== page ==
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The Mises Review

Edited and written by David Gordon, senior fellow of the Mises Institute and author of four books and thousands of essays.


Vienna & Chicago: Friends or Foes? A Tale of Two Schools of Free-Market Economics

Mark Skousen

4 2005
Volume 11, Number 4


Lost in Vienna

Vienna& Chicago:  Friends or Foes? A Tale of Two Schools of Free-Market Economics

Mark Skousen

Capital Press, 2005

306 pgs.                   

Mark Skousen has undertaken a valuable project, but his book is not altogether a success. He compares the Austrian and Chicago Schools on several topics, including methodology, the proper monetary standard, the causes of the business cycle, and antitrust policy. Let us begin with the good news: the chapter "Macroeconomics, the Great Depression, and the Business Cycle" contains some insightful points.

The Austrian theory of the cycle depends crucially on the division of the process of production into higher and lower stages. An artificial boom results when an increase in bank credit drives the money rate of interest below the natural rate. This may result in over-expansion in the higher stages of production. Obviously, if there is no tenable distinction between the stages, the Austrian theory cannot get off the ground.

This is just what the Chicago School maintains. The patron saint of Chicago, Frank Knight, "became convinced that ‘all capital is inherently perpetual’ and ‘homogeneous’ like a ‘perpetual fund’ of synchronized consumption and production. . . . Knight, [Irving] Fisher, and [John Bates] Clark deny that capital is heterogeneous or that the production process lengthens or shortens during the business cycle" (p. 164).

Skousen aptly and succinctly expounds the Austrian refutation of this odd doctrine. "According to Hayek, Knight assumes ‘perfect foresight’ when he eliminates time altogether from the capitalistic process, and adopted a capital concept which ‘leaves us with the impression that there is a sort of substance, some fluid of definite magnitude which flows from one capital good to another’" (pp. 164–65). Skousen, like Fritz Machlup, thinks that a "return to Austrian School tenets, both in capital theory, and in monetary theory, and also in business-cycle theory, is absolutely needed" (p. 189). Skousen tells us that Sir John Hicks, in a conversation in 1988, "seemed greatly displeased by the failure of orthodox economists to teach the importance of time and the stages-of-production concept" (p. 289).

Skousen also brings to our attention a number of studies that lend support to the Austrian theory of the cycle. For example, two noted mainstream economists, Barry Eichengreen and Kris Mitchener, in a recent paper "adopt a remarkable Austrian interpretation of the 1920s and 1990s, describing both episodes as an unsustainable asset inflation in securities, property, technology, and consumer durables, caused by easy-credit policies during a period of low consumer/commodity price inflation" (p. 180).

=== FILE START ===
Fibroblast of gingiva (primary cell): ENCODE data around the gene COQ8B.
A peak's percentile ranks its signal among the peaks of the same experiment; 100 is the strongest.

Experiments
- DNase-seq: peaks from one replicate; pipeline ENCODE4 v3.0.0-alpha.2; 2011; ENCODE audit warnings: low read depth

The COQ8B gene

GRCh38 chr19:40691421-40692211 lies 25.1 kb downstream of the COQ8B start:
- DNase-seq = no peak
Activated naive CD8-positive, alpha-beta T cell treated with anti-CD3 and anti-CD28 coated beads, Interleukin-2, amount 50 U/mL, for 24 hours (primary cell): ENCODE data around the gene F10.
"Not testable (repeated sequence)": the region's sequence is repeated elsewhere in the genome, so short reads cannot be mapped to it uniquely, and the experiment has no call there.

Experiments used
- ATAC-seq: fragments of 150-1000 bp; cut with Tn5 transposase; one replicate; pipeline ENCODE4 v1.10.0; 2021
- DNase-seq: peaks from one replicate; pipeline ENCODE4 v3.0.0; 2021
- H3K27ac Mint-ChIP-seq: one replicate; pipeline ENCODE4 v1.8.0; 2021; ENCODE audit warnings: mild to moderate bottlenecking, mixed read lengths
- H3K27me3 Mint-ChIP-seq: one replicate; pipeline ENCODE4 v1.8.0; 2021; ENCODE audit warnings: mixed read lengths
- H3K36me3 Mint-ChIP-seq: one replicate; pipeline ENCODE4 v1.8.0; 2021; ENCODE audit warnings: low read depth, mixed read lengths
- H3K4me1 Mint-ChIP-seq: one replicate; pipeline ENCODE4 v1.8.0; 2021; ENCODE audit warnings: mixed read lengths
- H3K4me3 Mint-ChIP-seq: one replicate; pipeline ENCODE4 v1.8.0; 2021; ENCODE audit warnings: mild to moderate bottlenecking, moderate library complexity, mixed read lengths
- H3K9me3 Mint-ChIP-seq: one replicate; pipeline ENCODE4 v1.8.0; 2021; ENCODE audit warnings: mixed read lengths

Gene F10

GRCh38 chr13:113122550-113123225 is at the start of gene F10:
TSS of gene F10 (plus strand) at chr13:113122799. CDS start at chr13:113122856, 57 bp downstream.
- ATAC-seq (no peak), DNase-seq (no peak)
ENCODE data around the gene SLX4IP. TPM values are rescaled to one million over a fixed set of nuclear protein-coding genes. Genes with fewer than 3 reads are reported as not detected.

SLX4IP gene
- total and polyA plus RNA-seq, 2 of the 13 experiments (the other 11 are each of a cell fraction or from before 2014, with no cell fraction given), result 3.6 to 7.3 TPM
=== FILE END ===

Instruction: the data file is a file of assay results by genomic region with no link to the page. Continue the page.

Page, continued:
Milton Friedman, whom Skousen asked to read this paper, is skeptical; but even this arch-monetarist has admitted "the possibility of Austrian-type distortions. . . . Friedman identifies ‘first round effects’ of monetary expansion through variations in interest rates, which may affect various asset classes differently" (p. 182). Commenting on Friedman’s argument, Roger Garrison, a leading exponent of Austrian cycle theory, remarked: "If the misallocation of capital sets the pace, as Friedman’s discussion of the lag suggests it well may, the Monetary theory of boom and bust becomes one with the Austrian theory" (p. 183).

Unfortunately, Skousen is not always so illuminating. When he writes on topics he knows, such as the stages of production, he is well worth reading; but all too often he pontificates about subjects of which he is ignorant. His understanding of praxeology is abysmal. He tells us that "Mises claimed in Human Action that the only pure economic science is radical apriorism—using pure deductive reasoning without the help of experience to establish first principles. Under the influence of German philosopher Immanuel Kant, who was convinced that reason alone, contra empiricism and historicism, could give universal knowledge, Mises built his entire system on logic and self-evident assumptions, similar to geometry" (p. 108).